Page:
Friday, April 24, 2009

A steady descent into the third world

Wesley Pruden wades in with a right-on assessment of the President's flip flop on weather or not to prosecute Bush administration officials over the issue of supposed torture of Gitmo detainees. Obama has typically said one thing to one audience and something else to another. This indecision can only promote distrust and apprehension among government officials. Who knows who will be next in Obama's on again, off again approach to governance. As we know, Barry is quite happy to throw anyone under the bus.


A steady descent into the third world
By Wesley Pruden

Opening a can of worms always tempts a mischief-maker, but it's risky business. That can of worms might turn out to be a can of snakes, like Barack Obama's latest gift to the nation.

The president's on-again, off-again, maybe-he-will and maybe-he-won't decision to punish someone who loosened tongues of Islamist terrorists at Guantanamo suddenly threatens not only the CIA interrogators and Justice Department lawyers, but even members of Congress. Maybe it won't stop there: if the lawyers who offered legal opinions are at risk of punishment for their legal advice, why not the members of Congress who knew what was going on? Why not the secretaries who typed up the transcripts? Why not the interns who fetched the coffee? All were accessories either before or after the fact.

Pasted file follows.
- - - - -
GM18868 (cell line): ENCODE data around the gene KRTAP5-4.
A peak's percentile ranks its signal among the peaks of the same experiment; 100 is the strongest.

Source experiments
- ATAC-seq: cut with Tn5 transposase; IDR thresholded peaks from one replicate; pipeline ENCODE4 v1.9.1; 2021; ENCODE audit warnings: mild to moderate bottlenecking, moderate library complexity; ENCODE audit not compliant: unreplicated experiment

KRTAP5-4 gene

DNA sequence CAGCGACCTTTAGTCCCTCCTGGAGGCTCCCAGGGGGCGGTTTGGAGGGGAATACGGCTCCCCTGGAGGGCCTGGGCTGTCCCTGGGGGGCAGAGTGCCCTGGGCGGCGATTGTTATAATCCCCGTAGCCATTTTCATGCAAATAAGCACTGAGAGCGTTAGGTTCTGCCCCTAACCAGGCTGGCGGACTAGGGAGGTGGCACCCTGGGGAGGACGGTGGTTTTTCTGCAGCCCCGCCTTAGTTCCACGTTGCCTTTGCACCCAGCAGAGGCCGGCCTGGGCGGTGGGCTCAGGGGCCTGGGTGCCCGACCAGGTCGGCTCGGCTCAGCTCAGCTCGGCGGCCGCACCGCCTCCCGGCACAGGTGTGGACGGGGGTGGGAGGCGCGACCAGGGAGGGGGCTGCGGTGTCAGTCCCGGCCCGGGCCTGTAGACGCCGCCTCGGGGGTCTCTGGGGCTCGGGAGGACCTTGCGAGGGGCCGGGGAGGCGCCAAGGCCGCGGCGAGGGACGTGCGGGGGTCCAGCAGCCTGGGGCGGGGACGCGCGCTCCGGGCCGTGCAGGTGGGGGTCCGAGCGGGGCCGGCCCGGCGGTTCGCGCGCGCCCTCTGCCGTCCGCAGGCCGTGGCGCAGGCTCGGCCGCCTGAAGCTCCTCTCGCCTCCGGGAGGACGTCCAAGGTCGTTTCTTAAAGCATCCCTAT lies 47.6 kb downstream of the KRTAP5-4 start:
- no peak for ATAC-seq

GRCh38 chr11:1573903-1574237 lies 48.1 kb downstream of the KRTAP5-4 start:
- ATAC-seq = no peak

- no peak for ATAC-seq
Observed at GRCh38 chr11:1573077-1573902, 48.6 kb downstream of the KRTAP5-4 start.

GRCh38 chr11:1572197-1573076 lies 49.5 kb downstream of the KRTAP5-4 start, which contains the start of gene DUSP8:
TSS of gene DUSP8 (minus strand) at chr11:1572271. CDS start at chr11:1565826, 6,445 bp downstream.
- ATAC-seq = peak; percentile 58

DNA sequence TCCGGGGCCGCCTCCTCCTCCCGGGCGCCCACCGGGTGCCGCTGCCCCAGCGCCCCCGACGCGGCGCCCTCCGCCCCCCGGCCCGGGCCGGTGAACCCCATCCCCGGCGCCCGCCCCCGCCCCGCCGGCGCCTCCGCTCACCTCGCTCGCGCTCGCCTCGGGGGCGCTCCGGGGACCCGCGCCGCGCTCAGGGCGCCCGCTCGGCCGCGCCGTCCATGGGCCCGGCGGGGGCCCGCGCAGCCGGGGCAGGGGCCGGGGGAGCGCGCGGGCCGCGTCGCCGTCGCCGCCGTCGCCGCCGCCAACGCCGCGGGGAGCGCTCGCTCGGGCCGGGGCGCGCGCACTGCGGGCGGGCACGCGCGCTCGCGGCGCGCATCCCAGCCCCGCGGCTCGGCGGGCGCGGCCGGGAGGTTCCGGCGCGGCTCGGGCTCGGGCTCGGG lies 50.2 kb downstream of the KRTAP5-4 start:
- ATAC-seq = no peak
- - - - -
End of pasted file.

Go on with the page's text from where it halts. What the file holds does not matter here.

We're on unfamiliar ground now. No president before has sought to punish his predecessor for policy decisions, no matter how wrong or wrong-headed. Lyndon B. Johnson's management of the Vietnam War was often ham-handed, as anyone who was there could tell you, and his policy makers sometimes verged on criminal incompetence. But Richard Nixon was never tempted to send LBJ or any of those presidential acolytes to prison. Abraham Lincoln, by his lights, would have had ample opportunity to hang Jefferson Davis and Robert E. Lee, but even the rabid Republicans who survived the assassination stopped short of putting Davis in the dock, finally releasing him from imprisonment at Fort Monroe when judgment overcame lust for revenge. Lee was never touched.